9. And what an excellent example of the power of dress young Oliver Twist was. Wrapped in the blanket which had hitherto formed his only covering, he might have been the child of a nobleman or a beggar; – it would have been hard for the haughtiest stranger to have fixed his station in society. But now he was enveloped in the old calico robes, that had grown yellow in the same service; he was badged and ticketed, and fell into his place at once – a parish child – the orphan of a workhouse – the humble, half-starved drudge – to be cuffed and buffeted through the world, despised by all, and pitied by none.

    ~~~Charles Dickens (Oliver Twist, Ch. 1, Para. 14)

    […] as Oliver looked out of the parlour window, and saw the Jew roll [his old clothes] up in his bag and walk away, he felt quite delighted to think that they were safely gone, and that there was now no possible danger of his ever being able to wear them again. They were sad rags, to tell the truth; and Oliver had never had a new suit before.

    ~~Charles Dickens (Oliver Twist, Ch. 14, Para. 8)

    I thought I read Senator Caswell’s words before… and then there’s this passage from Dickens, speaking about someone remarkably like Caswell:

    Such is the influence which the condition of our own thoughts exercises even over the appearance of external objects. Men who look on nature and their fellow men, and cry that all is dark and gloomy, are in the right; but the somber colours are reflections from their own jaundiced vision.

    ~Charles Dickens (Oliver Twist, Ch. 34, Para. 60)

  10. I am suspicious of Representative Caswell’s stated humanitarian, thrift loving motivations. If an idea is a good one, it should be good enough for every child. Why is it only a good idea for foster children? Shouldn’t every child be forced to get their clothing from Goodwill and the Salvation army?

    Also, isn’t it a Commie idea to force people to buy at certain stores and not give them a free choice to consume from whatever store they please. I don’t know, but that definitely sounds suspiciously like socialism to me. Is Caswell secretly Red?

  11. Here are a couple of disturbing stories out of Michigan courtesy of Rachel Maddow:

    Maddow on Emergency Manager Takeover of Benton Harbor, Michigan

    Benton Harbour’s “Catherine Ferguson Academy” to be closed under new GOP legislation

  12. VIDEO: Michigan Town Hall Attendees Demand ‘Higher Business Tax’ Instead of Snyder’s Education Cuts
    Think Progress, 4/25/2011

    Angry residents confronted Republican state Sen. Tom Casperson at a town hall last week over his support for Michigan Gov. Rick Snyder’s (R) proposed budget, which — like those of many other GOP governors — would slash funding for education while cutting corporate taxes. Snyder’s budget would cut spending on education by $471 per student and reduce teachers’ pay and benefits. Yet while students and teachers are asked to sacrifice, Snyder’s budget would give huge tax breaks to businesses in the form of a flat 6 percent corporate tax rate.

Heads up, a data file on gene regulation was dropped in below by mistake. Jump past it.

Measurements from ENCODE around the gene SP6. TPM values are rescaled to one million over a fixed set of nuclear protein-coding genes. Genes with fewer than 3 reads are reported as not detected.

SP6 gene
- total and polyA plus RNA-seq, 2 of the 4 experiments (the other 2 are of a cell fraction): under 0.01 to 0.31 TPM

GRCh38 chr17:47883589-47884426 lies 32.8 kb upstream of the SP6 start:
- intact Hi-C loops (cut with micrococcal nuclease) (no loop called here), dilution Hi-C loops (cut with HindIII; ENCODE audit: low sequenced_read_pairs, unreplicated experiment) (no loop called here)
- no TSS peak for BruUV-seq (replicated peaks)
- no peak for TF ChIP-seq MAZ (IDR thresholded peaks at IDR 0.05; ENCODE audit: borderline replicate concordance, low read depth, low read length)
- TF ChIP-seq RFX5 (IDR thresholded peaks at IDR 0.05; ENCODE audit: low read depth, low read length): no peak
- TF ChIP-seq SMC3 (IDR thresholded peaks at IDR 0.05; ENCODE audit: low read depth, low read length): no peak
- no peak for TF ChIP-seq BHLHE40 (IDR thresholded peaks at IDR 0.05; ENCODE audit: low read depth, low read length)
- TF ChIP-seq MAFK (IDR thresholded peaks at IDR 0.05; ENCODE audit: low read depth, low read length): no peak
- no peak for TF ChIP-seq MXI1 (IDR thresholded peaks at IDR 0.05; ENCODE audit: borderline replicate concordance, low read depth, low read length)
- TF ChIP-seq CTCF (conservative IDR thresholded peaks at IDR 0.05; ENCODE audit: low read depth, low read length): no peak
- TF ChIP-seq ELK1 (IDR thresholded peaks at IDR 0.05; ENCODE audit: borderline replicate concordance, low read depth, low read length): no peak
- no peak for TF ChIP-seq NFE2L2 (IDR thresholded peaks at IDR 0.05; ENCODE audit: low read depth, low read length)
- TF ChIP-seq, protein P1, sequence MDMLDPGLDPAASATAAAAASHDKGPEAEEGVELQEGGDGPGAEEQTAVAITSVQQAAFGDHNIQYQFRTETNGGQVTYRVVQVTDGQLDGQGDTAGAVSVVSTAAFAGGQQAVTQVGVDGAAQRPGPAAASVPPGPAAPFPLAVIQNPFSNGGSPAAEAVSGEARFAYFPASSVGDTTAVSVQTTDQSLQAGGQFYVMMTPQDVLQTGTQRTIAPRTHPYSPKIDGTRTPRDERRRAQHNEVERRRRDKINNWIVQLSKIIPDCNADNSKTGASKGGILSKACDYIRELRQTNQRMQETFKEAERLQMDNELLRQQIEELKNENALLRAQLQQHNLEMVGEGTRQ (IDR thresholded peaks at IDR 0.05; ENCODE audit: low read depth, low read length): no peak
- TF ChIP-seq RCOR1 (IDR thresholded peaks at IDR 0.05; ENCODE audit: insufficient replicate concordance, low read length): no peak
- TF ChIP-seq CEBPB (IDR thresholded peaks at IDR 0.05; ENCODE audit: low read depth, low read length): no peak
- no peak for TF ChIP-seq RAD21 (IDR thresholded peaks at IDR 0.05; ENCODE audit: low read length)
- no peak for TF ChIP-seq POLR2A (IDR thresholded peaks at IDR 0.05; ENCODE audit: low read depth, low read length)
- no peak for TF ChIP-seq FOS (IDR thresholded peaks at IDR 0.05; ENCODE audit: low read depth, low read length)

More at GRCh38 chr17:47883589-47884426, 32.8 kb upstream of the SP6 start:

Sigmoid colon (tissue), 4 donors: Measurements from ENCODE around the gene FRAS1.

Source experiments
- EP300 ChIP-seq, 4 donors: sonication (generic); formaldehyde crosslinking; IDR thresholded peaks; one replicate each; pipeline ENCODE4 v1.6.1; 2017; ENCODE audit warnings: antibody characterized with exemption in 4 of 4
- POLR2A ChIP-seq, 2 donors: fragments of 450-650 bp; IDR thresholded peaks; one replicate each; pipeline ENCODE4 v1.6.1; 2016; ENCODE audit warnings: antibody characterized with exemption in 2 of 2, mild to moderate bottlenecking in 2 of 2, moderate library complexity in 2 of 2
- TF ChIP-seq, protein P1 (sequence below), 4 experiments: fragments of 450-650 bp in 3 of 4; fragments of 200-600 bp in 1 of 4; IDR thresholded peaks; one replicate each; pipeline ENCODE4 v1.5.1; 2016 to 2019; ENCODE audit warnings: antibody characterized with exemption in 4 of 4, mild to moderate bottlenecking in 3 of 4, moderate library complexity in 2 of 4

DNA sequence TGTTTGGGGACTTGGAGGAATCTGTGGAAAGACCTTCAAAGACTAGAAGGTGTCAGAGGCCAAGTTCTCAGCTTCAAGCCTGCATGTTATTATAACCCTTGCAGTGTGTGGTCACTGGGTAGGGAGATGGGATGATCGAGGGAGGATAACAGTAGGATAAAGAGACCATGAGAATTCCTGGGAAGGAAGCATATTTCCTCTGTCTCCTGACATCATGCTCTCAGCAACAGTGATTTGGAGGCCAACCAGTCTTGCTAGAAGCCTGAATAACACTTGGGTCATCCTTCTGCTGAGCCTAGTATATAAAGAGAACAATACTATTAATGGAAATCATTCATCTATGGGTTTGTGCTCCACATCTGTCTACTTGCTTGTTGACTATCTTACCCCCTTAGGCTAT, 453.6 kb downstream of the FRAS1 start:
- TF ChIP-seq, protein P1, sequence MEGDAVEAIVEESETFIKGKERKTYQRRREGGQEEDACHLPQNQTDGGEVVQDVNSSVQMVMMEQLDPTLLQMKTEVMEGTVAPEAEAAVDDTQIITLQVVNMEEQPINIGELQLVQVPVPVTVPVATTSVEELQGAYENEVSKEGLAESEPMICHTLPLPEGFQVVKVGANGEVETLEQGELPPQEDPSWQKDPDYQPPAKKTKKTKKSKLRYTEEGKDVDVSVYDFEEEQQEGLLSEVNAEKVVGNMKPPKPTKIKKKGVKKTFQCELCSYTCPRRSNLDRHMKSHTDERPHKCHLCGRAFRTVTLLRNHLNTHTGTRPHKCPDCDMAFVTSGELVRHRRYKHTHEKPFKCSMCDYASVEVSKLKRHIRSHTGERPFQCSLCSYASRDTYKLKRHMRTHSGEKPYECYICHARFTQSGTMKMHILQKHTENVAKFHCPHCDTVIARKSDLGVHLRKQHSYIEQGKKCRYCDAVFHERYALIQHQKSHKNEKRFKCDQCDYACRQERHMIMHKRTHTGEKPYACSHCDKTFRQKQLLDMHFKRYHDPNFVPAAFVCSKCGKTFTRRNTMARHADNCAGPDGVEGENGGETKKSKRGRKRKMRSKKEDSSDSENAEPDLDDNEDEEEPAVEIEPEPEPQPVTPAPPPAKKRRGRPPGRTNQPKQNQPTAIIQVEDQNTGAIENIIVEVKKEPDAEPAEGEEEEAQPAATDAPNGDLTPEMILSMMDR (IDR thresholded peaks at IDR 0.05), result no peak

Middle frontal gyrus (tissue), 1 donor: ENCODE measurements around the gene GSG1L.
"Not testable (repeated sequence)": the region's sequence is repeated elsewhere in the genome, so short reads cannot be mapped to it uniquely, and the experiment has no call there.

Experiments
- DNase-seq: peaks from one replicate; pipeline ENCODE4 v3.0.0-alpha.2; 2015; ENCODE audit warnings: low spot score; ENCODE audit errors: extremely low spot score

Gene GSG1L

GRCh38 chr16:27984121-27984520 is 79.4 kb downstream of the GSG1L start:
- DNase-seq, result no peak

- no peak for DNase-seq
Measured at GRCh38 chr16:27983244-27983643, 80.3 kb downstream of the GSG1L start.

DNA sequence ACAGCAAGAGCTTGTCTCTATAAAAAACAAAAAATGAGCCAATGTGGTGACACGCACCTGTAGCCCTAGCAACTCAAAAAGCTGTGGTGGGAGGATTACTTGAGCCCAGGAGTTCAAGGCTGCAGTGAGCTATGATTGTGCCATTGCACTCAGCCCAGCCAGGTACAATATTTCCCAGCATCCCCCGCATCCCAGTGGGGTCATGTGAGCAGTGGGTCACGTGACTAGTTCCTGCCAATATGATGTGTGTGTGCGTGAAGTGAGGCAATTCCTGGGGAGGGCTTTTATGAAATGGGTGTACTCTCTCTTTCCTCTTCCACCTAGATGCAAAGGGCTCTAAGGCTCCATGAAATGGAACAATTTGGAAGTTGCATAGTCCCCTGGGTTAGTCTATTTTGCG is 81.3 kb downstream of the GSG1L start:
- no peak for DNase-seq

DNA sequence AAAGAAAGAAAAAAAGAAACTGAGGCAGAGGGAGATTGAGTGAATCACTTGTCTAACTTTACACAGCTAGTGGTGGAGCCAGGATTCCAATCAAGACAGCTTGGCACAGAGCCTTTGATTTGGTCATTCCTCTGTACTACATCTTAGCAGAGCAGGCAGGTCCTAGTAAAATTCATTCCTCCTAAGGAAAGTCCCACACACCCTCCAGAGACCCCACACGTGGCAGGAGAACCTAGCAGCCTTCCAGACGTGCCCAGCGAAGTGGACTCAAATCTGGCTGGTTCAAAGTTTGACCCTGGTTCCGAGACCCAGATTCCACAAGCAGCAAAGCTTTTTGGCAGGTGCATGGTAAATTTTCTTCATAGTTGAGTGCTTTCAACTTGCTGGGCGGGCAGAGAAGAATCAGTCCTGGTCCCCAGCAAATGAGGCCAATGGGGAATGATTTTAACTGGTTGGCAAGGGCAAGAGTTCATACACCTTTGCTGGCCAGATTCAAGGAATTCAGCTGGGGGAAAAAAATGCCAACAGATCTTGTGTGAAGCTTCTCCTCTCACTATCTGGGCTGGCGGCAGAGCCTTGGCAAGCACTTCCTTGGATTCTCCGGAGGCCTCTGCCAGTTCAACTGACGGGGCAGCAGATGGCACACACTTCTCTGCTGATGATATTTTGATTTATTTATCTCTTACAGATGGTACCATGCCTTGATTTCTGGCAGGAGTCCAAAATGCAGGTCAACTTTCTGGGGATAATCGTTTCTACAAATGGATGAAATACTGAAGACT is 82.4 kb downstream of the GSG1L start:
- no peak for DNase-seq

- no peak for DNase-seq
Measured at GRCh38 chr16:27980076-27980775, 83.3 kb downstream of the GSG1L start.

At Casperson’s town hall in Marquette, Ishpeming school board member Mike Flynn joined numerous other constituents in speaking out against the cuts. Flynn said his district is already struggling to make ends meet, having shut down its middle school, laid off teachers and staff, and privatized its bus and custodial services. Flynn asked those in attendance to stand if the oppose education cuts. “Nearly everyone in the room jumped to their feet while cheering and clapping,” the Maquette Mining Journal reported.

  13. To compel foster kids to wear second-hand clothes exclusively is certainly demeaning, but Caswell has the kernel of a good idea. The State should encourage foster parents to stretch their clothing budgets, and a clothing stipend tied to a thrift-store-only “gift” card is one way of doing it. (The clothing allowance for forster kids should have room for the occasional new garment.)

    As every parent knows, children often outgrow clothes before they wear out. Only the wealthy turn up their noses at hand-me-downs.

    And the fact is, Goodwill and the other thrift stores are one of the greatest bargains going! Sure, there are ugly garments on their racks. But you can also find plenty of attractive, brand-name merchandise in nearly-new condition. (Sometimes really new. Dirty secret for seniors: you can find never-worn clothes at Goodwill because the owners died before wearing them. You also see kids’ clothes that were bought too soon or too small.) I have half a dozen J. Crew shirts bought at Goodwill for the price of one new one. And nobody can tell they weren’t bought new.

    For casual wear – and that’s most of what kids wear – clothes from Goodwill, carefully selected, will not betray their origin. We aren’t talking about rags here. Better for a kid to have five shirts from Goodwill than wear the same thing every day. The latter betrays poverty much more.

  14. OMG!!! Are you kidding me??? Foster Care Children deserve to be treated as ANY child should be treated. To make it law that these children MUST wear hand-me-down clothing is outrages!!! Where do we come up with these guys??? I sure would have not voted him!!! You can tell he is a Republican, so much compassion here!!!!!

  15. Yes, you CAN find amazing stuff at the Goodwill/SallyAnn/St Vincents. But it takes TIME, going often and spending hours per visit to find the reasonable stuff. And gasoline, to get to thos stores. Whose time? Surely the foster parents have better things to do with their time (help with homework, cook decent economical meals at home instead of buying junk food, provide emotional and psychological support and comfort, go to their own jobs, etc.) than to endlessly troll the aisles in the second-hand stores.